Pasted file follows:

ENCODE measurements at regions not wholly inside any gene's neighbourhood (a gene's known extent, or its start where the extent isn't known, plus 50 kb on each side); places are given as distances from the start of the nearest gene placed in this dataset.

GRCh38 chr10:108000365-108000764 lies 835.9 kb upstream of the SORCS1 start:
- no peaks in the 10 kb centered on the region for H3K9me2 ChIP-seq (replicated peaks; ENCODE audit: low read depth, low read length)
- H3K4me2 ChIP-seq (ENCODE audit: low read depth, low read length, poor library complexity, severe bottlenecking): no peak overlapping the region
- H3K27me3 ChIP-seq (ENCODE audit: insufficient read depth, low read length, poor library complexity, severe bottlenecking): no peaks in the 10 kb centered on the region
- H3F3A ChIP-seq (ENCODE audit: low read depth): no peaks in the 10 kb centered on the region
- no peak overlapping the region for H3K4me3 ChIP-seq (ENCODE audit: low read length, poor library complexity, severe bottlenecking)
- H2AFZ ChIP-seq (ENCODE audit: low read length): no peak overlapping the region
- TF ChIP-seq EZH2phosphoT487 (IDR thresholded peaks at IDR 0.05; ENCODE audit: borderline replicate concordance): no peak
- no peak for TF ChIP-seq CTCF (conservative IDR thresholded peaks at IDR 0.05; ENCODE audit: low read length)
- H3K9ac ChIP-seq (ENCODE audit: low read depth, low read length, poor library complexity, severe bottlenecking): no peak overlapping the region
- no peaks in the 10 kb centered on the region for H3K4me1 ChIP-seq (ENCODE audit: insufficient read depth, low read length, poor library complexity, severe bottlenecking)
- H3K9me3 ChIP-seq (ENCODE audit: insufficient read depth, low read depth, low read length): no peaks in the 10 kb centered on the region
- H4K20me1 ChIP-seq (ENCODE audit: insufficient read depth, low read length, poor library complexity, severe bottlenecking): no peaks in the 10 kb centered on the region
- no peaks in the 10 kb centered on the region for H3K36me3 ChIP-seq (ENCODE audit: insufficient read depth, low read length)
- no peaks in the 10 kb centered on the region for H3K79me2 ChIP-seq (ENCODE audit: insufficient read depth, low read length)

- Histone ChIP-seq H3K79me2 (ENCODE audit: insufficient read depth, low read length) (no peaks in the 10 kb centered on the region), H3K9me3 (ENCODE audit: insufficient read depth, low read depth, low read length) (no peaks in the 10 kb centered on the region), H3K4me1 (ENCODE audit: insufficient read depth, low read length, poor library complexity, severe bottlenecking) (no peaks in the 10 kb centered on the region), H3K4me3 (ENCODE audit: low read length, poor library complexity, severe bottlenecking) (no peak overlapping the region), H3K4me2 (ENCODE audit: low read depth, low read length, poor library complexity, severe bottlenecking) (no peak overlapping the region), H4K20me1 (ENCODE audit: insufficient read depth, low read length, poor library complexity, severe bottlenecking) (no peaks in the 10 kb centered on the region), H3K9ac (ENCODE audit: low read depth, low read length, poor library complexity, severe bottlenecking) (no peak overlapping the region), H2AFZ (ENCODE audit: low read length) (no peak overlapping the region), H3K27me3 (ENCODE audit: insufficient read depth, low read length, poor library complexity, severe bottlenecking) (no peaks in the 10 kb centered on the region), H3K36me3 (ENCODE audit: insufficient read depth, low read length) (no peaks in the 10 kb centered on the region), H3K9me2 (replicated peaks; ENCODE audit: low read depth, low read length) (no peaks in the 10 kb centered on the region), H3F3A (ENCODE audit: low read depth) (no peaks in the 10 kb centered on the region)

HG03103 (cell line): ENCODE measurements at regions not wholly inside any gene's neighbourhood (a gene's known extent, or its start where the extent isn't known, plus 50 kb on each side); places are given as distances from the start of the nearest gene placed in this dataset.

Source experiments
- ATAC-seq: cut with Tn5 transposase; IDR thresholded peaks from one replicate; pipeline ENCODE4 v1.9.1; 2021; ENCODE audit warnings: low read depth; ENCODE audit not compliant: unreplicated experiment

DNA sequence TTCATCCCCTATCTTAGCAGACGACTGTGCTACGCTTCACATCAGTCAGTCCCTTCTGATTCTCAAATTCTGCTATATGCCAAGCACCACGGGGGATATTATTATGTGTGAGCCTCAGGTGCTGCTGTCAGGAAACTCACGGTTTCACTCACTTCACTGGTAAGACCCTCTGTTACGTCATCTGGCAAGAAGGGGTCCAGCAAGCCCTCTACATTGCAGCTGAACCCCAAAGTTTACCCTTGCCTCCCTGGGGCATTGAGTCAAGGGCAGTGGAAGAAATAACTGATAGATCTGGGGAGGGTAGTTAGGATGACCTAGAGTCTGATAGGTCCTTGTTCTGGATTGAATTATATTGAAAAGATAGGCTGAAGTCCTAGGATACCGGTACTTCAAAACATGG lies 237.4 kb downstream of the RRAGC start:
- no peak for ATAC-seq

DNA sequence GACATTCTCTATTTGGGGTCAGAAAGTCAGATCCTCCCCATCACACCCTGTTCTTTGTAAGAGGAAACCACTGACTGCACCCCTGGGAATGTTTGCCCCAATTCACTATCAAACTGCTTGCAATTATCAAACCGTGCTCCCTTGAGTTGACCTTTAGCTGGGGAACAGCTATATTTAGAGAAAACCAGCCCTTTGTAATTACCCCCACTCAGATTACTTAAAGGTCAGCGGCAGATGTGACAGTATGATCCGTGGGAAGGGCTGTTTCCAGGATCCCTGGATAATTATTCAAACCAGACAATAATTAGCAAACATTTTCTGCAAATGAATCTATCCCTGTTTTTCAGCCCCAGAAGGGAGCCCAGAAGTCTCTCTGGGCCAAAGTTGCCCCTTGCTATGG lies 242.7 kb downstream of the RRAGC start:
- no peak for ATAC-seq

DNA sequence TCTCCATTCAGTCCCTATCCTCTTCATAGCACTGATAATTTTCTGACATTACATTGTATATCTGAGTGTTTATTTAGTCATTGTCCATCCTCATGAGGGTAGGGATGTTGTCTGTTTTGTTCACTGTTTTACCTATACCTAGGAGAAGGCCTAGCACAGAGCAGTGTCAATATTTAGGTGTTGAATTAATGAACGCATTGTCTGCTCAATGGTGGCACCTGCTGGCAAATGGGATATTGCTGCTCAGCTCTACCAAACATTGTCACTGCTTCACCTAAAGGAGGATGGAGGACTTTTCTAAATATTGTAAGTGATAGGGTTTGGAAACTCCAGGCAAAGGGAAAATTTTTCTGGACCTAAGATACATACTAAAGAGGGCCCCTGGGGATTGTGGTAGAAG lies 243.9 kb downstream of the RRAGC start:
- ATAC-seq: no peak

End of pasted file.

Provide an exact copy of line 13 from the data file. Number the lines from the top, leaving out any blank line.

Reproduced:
- H3K9me3 ChIP-seq (ENCODE audit: insufficient read depth, low read depth, low read length): no peaks in the 10 kb centered on the region